Turkish media boss and police chief jailed for fabricating Fenerbahce match-fixing case


June 8 – A Turkish court has sentenced a media executive and a former police chief to more than 1,000 years each in prison for conspiring to bring match-fixing charges against top-flight Fenerbahce.

Hidayet Karaca, who was the head of Samanyolu media group – later shut down by the government – was handed 1,406 years in jail accused of instigating the tapping of phone calls and forging of documents.

Former police chief Nazmi Ardic was sentenced to 2,170 years on charges including forging documents and conspiring against the club. The court handed down jail sentences to at least 25 other defendants, state-owned news agency Anadolu said.

Fenerbahce’s former president Aziz Yildirim was sentenced to six years in prison a decade ago and ultimately spent a year behind bars. At his trial, he denied the charges and said the case was specifically designed to undermine the Istanbul giants who have won Turkey’s domestic championship 19 times.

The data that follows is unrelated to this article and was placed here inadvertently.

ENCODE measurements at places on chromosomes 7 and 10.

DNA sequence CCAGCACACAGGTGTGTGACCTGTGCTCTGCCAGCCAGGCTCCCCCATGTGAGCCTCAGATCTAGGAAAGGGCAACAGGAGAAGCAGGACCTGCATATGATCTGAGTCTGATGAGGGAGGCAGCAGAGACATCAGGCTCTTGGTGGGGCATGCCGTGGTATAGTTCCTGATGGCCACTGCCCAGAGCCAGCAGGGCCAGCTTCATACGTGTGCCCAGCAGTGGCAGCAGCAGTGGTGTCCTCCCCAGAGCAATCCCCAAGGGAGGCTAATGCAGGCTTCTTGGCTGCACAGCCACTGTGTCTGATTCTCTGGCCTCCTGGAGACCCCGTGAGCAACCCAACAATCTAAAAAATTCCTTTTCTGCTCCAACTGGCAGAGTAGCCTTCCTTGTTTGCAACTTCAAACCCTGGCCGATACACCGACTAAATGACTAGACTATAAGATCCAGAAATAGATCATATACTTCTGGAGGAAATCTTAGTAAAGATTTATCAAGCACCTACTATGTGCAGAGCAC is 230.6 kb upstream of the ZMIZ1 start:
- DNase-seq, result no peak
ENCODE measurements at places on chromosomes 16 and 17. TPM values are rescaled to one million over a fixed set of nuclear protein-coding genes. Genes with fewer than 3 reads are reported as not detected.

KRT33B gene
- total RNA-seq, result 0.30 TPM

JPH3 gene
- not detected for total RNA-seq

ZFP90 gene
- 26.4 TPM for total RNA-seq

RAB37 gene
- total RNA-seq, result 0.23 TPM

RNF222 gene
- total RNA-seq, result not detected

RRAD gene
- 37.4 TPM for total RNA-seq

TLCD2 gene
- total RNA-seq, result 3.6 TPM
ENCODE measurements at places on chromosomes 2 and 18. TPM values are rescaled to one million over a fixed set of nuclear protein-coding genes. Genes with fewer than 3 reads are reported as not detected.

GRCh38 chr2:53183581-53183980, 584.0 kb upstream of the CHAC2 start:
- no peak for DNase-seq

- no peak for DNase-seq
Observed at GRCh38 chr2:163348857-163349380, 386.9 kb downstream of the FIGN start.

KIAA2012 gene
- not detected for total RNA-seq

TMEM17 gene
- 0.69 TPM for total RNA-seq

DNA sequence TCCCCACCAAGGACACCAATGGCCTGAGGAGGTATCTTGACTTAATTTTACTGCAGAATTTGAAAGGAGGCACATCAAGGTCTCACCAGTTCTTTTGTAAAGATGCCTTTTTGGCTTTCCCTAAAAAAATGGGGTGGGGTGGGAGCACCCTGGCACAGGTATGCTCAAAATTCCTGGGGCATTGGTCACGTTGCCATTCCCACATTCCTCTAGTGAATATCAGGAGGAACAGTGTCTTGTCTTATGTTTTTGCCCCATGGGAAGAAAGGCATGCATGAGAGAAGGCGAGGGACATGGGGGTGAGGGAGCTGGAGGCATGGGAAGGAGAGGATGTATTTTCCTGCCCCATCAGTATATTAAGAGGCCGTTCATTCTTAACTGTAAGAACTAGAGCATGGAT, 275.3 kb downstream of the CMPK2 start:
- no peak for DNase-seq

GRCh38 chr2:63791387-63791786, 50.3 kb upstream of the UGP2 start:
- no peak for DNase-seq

The club was barred from playing in European competitions for two seasons, but the case was reopened after prosecutors said it was founded on a conspiracy.

The match-fixing charges were made by prosecutors linked to Fethullah Gulen, a US-based cleric. Five years ago, Gulen, a fierce rival of Turkish president Recip Erdoğan, was claimed to be behind a coup attempt. Scores of his supporters were rounded up in a purge that also reached the Turkish FA.

Fenerbahce chairman Ali Koc told reporters that the court decision proved the club had been the innocent victim of a plot by Gulen’s network. He vowed to pursue legal avenues for “financial and moral” compensation.

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